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Feature: The Influence of Music on Learning and Student Development

4 min read

Did you know that music has the potential to enhance cognitive processes, improve emotional well-being, and create a supportive learning environment? Well, it does, although it’s not enough to just play any music, so we’re here to save the day. Let’s find out which genres are suitable for specific purposes and whether they really make a difference. Who knows, maybe by the end of this text, you will put EduBirdie reviews on the back burner and start writing essays yourself. Let’s find out.

Influence of Different Genres

No matter how trite it may sound, favorite music has the most positive effect on a person. For some, it’s a pop or rap song they listen to daily. The feeling of familiarity has a calming effect on the brain and removes stressors that could distract. For some, this sounds like a nightmare, as how can you sit still when you want to sing along? They think it’s easier to choose melodies without words, often calm classical music. Some don’t mind listening to metal, motivated to finish those math examples as soon as possible. In short, opinions differ, but we’re armed with statistics based on the majority.

Classical Music

The benefits of this are shouted about everywhere. Classical listening even comes up in pregnancy advice, hinting it’ll develop the child’s mind better. Not sure about that, but several studies have confirmed that you’ll be more focused on the task at hand. Students who listened to classical music during a lecture learned the material better than those who did not. Have you heard of the “The Mozart Effect”? In fact, it applies to any composition in the genre; there is no need to turn on Symphony No. 40 exclusively.


Let’s move on to the reason for many disputes and the misconception that it’s about “who will outplay whom.” Jazz is about improvisation, and interestingly, that’s what it stimulates in students. Listening stimulates critical thinking, but that’s not all. Participants in the experiment felt a rise in mood and a stress reduction. Isn’t that what you need during tests? It is believed that jazz also increases concentration, especially when you choose the best version – wordless or worded.


It seems like you won’t be able to do anything but dance and karaoke, but you’ll actually get a boost of motivation. Pop music’s energetic and rhythmic melodies lift your mood and increase your energy, contributing to more productive learning, especially during routine tasks.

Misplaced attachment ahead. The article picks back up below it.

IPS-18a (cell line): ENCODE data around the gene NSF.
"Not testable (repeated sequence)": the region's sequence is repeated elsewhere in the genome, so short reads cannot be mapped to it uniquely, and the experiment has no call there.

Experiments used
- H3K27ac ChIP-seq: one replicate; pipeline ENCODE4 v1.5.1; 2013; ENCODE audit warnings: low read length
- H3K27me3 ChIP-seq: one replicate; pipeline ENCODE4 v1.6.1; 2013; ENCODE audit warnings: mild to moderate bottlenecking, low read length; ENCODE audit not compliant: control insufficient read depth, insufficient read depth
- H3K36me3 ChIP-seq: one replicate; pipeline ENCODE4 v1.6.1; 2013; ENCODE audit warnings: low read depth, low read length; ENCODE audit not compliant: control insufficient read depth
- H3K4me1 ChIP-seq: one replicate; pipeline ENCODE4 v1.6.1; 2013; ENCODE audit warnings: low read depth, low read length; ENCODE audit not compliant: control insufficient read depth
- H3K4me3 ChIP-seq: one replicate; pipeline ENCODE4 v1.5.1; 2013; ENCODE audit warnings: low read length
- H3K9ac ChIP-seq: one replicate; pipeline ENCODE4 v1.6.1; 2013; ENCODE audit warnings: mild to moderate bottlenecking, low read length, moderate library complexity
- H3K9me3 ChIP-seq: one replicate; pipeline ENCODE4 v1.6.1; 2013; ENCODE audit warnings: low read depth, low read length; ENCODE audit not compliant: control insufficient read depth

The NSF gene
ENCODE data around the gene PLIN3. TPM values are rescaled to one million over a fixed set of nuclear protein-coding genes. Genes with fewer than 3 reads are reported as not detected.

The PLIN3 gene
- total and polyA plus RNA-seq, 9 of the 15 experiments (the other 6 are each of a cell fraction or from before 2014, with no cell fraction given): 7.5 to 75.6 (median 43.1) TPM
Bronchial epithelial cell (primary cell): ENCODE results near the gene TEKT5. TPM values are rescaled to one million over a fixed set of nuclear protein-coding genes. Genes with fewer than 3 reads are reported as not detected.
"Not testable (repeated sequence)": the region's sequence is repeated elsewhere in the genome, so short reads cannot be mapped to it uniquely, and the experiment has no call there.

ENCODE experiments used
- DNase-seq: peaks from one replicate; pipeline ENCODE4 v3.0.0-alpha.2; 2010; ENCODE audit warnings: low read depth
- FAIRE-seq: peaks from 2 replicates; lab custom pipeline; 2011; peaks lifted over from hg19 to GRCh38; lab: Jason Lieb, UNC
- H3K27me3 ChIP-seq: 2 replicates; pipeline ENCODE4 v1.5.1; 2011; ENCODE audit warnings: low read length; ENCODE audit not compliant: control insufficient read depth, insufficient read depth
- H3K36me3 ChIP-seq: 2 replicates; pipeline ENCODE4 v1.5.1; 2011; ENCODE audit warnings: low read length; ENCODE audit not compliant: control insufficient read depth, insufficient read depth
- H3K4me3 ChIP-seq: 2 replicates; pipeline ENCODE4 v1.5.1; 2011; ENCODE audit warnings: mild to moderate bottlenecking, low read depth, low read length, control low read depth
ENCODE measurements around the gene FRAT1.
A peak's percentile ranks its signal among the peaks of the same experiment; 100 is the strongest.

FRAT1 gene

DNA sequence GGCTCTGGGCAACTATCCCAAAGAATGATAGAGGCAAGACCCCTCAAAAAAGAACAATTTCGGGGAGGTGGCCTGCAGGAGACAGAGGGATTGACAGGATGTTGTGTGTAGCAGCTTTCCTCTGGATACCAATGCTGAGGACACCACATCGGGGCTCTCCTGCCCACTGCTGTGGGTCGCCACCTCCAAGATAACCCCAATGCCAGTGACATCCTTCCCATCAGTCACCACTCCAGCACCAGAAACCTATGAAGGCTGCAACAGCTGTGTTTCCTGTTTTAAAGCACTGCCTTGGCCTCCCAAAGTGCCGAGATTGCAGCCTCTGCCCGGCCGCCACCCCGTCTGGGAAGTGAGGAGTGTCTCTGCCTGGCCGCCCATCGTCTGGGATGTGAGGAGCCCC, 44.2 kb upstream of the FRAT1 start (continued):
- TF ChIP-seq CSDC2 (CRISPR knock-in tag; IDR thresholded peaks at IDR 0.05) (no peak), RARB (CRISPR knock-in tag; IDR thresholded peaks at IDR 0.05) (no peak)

The impact is so significant that Harvard created a separate course dedicated to one of the pop icons, Taylor Swift. They will focus on fan culture, celebrity culture, political and social points in songs, and study related literature. Earlier, the Boston Berklee College of Music became interested in the singer’s pop contribution, studying Swift’s songwriting technique. So you can double the benefits by not only listening but also researching.

Rock Music

Intense tasks require intense sound, and we don’t make the rules. The energy of rock stimulates the brain’s center, affecting arousal and, as a result, concentration. Besides, it’s an excellent way to fight sleep if you’re tired of researching reviewed by writingpapersucks or studying hard (both are fine). But when you need more peace, consider ballads or acoustic versions of songs. That’s especially useful to reduce stress levels during breaks or before important exams.

Substituting Music During Study

If the above is not your option, we have a few more options to make learning more enjoyable and manageable. Let’s look at the alternatives in detail:

  • Nature sounds. Whispering leaves, birdsong, and the sound of streams create a tranquil atmosphere that helps you relax and relieve stress. Many people prefer the sound of the surf. Conveniently, nowadays, you don’t need to go outside with your laptop to hear it; you just need to turn on a video.
  • White noise. A perfect option for ADHD, reducing distractions and facilitating learning. It is a type of sound where all frequencies of the auditory spectrum are presented with equal intensity. They have the same amplitudes, making it a uniform and static sound.
  • Mantras and sounds of silence. Sounds accompanying meditation exercises help cope with stress and improve mental focus.
  • Meditation music. Compositions that include sounds of nature or melodic instruments are about deep relaxation and concentration. If more than classical is needed, consider this.
  • ASMR videos. Such sounds are also an option, but only if they don’t make you fall asleep.

Try different variants to find yours. Even if a particular genre is the ceiling, the next one may be even better. Each student has their characteristics and needs, which is the most important thing to remember when choosing. Add some sounds to your nuts-and-bolts studying session and see what a game-changer it is.